Having watched some of the Olympics, and having participated in a martial art in my younger years, it struck me that people will do all kinds of difficult and even daunting things in pursuit of a goal they think is worthwhile. What if all those Olympians devoted the same efforts to being saints?, and to your question, why don’t they (we) do that? I guess the answer is to be found in the understanding of the payoff – I mean we all, ultimately, pursue what we think is a good, even when we sin – it’s our disordered desires that cause us to choose the wrong things. Now, I’m not saying all Olympians are sinners because they chose Ice Dancing over Jesus. Well, maybe at some level I’m suggesting that… I’ll have to think about that for a bit.

    Anyway – clearly the risk/reward seems worth the time and energy risk vs the gold medal reward. But, being a saint always seems so dour. Or the reward seems to be so – final. As in, you get it when you die.

    It seems being a saint just doesn’t have the marketing campaign in place that allows it to compete as a viable life choice against all the other “goods” that we think we can have by working hard and making sacrifices.

    I think the saints would disagree. My guess is they would say, “the reward is now”. We just need better internal definitions of what matters. And of course, prayer and grace.

    • I completely agree, if I read you rightly in saying (and I’m taking the liberty of summarising everything you’ve just written above…) that we are put off striving to be saints because a.) the material goods of this world are more immediate and don’t require patience or trust in being able to receive them, and b.) we see our happiness as being in gratification of these immediate desires, and so the things of the world are much more attractive.

      I think the saints would disagree too – what they knew (and know) is that the true path to happiness is by losing your life that you may save it. They were open enough to God’s grace to let Him do the work in them to enable them to see with the eyes of faith, and know that we, paradoxically, only find ourselves and our true happiness in this relinquishment of self-satisfaction and obedience to Christ.

  2. I remember reading a wonderful little book that had recently been re-published by Fr. Paul O’Sullivan, “An Easy Way to Become a Saint”. The book is described as: “A very optimistic book showing how an “ordinary” Catholic can become a great saint without ever doing anything “extraordinary”–just by using the many opportunities for holiness that to most people lie hidden in each day.”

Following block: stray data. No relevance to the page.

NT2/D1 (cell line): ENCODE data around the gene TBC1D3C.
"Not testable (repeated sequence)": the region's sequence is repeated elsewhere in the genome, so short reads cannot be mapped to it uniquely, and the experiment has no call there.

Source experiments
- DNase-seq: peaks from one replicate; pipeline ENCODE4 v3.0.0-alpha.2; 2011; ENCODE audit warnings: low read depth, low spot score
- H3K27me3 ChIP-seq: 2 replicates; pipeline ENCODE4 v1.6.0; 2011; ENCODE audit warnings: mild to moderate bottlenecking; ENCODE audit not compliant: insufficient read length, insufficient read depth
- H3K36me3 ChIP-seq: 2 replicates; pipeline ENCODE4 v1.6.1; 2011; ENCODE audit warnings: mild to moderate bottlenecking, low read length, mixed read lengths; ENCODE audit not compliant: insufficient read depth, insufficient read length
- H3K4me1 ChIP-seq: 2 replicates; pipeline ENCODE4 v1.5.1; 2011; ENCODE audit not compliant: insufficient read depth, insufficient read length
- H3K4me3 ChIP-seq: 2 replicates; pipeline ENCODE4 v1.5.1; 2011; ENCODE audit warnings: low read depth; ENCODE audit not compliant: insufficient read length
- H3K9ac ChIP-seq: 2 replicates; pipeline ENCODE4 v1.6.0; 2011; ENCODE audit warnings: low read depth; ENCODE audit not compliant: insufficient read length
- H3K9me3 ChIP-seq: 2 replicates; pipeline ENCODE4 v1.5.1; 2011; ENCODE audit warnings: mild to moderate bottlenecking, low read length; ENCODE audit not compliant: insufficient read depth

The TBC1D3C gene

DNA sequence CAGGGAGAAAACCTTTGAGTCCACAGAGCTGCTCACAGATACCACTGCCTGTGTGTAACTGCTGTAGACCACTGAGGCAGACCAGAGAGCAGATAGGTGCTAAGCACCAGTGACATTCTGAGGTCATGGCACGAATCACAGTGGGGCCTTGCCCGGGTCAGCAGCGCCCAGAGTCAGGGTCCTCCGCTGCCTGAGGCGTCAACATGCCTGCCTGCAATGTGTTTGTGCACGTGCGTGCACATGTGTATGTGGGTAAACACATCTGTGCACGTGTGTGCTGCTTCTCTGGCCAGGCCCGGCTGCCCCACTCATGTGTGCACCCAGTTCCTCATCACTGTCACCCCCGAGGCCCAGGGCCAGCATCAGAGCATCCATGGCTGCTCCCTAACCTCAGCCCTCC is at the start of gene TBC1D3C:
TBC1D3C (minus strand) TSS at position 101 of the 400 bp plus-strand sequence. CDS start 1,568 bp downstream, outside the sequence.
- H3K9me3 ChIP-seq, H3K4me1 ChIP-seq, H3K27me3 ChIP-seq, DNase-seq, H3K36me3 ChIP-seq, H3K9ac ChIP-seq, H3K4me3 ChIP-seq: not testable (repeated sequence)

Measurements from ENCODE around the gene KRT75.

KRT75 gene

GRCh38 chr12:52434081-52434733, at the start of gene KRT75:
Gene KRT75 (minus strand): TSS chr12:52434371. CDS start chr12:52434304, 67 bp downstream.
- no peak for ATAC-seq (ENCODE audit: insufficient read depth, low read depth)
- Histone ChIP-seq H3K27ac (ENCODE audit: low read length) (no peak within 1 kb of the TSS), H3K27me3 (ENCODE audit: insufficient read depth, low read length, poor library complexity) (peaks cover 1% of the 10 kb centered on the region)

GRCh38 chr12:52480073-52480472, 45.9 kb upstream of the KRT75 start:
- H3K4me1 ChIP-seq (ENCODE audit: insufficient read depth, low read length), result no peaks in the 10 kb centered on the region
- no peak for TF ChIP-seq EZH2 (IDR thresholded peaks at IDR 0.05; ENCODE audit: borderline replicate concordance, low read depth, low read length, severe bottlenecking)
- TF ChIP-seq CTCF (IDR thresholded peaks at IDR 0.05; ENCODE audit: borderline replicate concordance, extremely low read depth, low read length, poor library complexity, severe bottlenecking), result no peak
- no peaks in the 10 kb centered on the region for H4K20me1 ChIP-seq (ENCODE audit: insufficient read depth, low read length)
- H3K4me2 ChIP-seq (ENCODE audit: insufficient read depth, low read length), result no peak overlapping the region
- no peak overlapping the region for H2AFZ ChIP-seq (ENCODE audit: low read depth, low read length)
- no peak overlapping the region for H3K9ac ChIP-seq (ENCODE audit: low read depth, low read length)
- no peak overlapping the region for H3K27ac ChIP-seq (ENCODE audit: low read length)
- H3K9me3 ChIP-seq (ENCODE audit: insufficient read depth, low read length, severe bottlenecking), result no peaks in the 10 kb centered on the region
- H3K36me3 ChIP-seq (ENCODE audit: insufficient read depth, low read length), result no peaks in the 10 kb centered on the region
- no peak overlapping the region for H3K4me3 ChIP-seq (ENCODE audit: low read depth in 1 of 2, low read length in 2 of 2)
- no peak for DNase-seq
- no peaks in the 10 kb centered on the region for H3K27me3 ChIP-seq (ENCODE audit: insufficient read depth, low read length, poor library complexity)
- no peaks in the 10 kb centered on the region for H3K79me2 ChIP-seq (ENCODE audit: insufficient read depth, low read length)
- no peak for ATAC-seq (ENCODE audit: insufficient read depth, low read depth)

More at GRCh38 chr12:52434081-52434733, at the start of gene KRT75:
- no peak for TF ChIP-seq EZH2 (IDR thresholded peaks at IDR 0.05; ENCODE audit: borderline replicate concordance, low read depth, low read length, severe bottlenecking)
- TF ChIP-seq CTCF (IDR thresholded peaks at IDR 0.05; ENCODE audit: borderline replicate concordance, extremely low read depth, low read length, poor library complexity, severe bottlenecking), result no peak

Wow, I thought, this is great… perhaps even I can do all this and please Our Blessed Lord by becoming a saint too!
    Well, I was pretty young then and far too big for my boots! 😉 What I wasn’t taking into account were my numerous faults that kept getting in the way. (How well Our Lord Jesus Christ knew the fickleness of His children when He said: “The spirit is willing, but the flesh is weak”!)

    Even so, I still think “The Little Way” of St. Thérèse of Lisieux is something everyone can do. No one is unable to become a saint if they put themselves entirely in God’s hands and allow Him to be their strength and holiness, using them as His instruments. We don’t need to be super-intelligent or talented to recognise our complete dependency on Our Loving God for everything that is good within us. It is ONLY God in us that can bring us to holiness. But He will not impose upon our Free Will; He leaves it up to us to open the doors of our hearts to His love. (And this will also mean accepting our own daily cross with humility and constancy.) Then, as St. Paul says: “It is not I that live, buy Christ Who lives in me.”

    • Thank you for the recommendation – I will look that up! I agree with you about Saint Therese’s ‘little way’, and have found it a most encouraging means myself. In fact, I see much common ground between her and Saint Francis de Sales (who I have found very helpful personally) in their respective approaches.

      Also, completely agree about what you have said here about sainthood in generally – I think people are put off the idea because they think it requires heroic acts of the will, i.e.; we still tend to think of it as something that is of our doing, not God’s. But the truth, as you say, is that it is only in the measure that we allow Him to be our strength that we can grow in holiness – I think it is this that all the saints saw, and what allowed them to go forward where others couldn’t.